• August 19th is National Potato Day.
  • September is National Potato Month.




    Make One Of These Bread Pudding Recipes For National Bread Pudding Day

    What are you doing for National Bread Pudding Day, November 13th? We’ve got recipes for sweet and savory bread pudding, below.

    First, a note: November 13th is also National Indian Pudding Day.

    We love Indian pudding, and strongly recommend that you try the recipe. But let’s focus on bread pudding.

    First, there’s some disagreement about National Bread Pudding Day. Yes, it is November 13th, but there are some dissenters:

  • Cook’s Info says that May 1st of May is Bread Pudding Recipe Exchange Day.
  • Maybe, but don’t confuse that with National Bread Pudding Day.
  • Cookbook author George Cleary says that May 15th is National Bread Pudding Day. Mr. Cleary, we’ll come over for bread pudding on May 15th if you like, but make more bread pudding on November 13th.

    Bread pudding is a custard with bread cubes. It originated in the 11th or 12th century as a way to use stale bread.

    At first the recipes were savory. Pieces of bread were cut or torn, combined with other ingredients (cheese, onions, mushrooms and other vegetables, bits of meat), topped with custard, and then baked until the top was set but the inside was soft and creamy.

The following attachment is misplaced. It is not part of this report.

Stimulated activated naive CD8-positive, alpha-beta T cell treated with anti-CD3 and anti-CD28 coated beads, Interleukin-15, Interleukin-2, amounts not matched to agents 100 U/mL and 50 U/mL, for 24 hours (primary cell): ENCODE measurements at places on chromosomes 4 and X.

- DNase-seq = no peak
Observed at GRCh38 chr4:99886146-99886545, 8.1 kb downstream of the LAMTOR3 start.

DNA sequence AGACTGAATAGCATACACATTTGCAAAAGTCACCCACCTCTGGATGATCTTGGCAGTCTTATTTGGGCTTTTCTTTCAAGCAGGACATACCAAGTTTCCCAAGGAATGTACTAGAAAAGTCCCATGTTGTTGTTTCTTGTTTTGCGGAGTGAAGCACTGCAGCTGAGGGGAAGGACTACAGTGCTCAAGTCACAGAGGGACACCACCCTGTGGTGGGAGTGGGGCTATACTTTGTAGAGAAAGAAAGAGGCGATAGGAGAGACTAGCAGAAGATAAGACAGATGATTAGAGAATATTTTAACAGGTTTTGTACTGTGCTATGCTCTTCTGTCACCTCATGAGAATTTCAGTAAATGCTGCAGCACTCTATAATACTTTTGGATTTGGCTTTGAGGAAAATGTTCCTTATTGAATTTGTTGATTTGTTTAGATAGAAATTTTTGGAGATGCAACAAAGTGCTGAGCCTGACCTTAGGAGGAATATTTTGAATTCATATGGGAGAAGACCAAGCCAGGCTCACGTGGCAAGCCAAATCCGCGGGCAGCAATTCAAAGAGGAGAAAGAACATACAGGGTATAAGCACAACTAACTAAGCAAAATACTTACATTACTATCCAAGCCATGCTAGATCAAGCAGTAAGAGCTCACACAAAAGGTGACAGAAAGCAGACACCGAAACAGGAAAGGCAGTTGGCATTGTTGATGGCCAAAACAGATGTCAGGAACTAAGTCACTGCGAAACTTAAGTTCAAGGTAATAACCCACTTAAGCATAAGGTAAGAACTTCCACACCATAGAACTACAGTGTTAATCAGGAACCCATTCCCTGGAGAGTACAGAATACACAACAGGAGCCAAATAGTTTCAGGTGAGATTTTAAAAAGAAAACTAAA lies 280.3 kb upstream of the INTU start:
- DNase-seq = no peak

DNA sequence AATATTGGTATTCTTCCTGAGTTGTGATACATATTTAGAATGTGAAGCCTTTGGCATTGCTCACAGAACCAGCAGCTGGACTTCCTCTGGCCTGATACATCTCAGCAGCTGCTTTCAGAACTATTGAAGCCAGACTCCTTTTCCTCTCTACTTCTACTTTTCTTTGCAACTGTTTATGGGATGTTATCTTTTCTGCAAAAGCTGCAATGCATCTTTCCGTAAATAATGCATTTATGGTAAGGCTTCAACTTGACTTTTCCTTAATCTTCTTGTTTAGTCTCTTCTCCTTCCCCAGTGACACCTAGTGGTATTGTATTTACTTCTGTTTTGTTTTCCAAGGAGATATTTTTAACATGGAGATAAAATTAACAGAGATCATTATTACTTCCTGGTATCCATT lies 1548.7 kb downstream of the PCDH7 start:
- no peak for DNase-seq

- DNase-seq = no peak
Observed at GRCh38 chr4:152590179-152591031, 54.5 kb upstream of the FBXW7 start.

Over the centuries, as sugar became more affordable, sweet versions emerged as desserts.

    You can use any bread cubes—baguette, brioche, challah, cinnamon raisin, and panettone are delicious.

    For savory recipes, baguette, brioche, and whole grain bread.

    And yes, good old white bread works for both sweet and savory, if not as gloriously as the other options.

    The bread is drenched in a mixture of milk and eggs (the basis of custard), plus sugar, vanilla, and spices for sweet recipes. The result is somewhat similar in flavor to French toast but with much more custard.

    Bread pudding can be baked plain or with any combination of fruits, nuts, and chocolate (for sweet recipes) or herbs, vegetables, and proteins (for savory recipes).

    The dish can be served hot or cold, with or without whipped cream or a sauce, such as hard sauce or custard sauce (for sweet recipes) or cheese, mushroom, or other sauce (for savory recipes).

    Are you salivating for bread pudding? Check out these recipes.

  • Apple Cheddar Bread Pudding
  • Baked French Toast (part French toast, part bread pudding)
  • Challah Bread Pudding
  • Chocolate Bread Pudding
  • Irish Soda Bread Bread Pudding
  • Panettone Bread Pudding

  • Applewood Bacon & Chestnut Bread Pudding
  • Artichoke Bread Pudding
  • Butternut Squash Bread Pudding
  • Chestnuts & Applewood Smoked Bacon Bread Pudding
  • Cranberry, Pecan & Bacon Bread Pudding
  • Mushroom, Leek & Parmesan Bread Pudding
  • Mushroom & Radicchio Bread Pudding
  • Portabella Bread Pudding
  • Savory Sausage and Cheddar Bread Pudding
  • Spinach Bread Pudding With Lemon & Feta
  • Spinach & Garlic Bread Pudding
  • Spinach-Shiitake Bread Pudding

    Bread Pudding With Custard Sauce
    [1] Brioche bread pudding with hard sauce. Find the recipe in Foster’s Market Cookbook (photo © Foster’s Market Cookbook).

    Bread Pudding With Nuts & Raisins]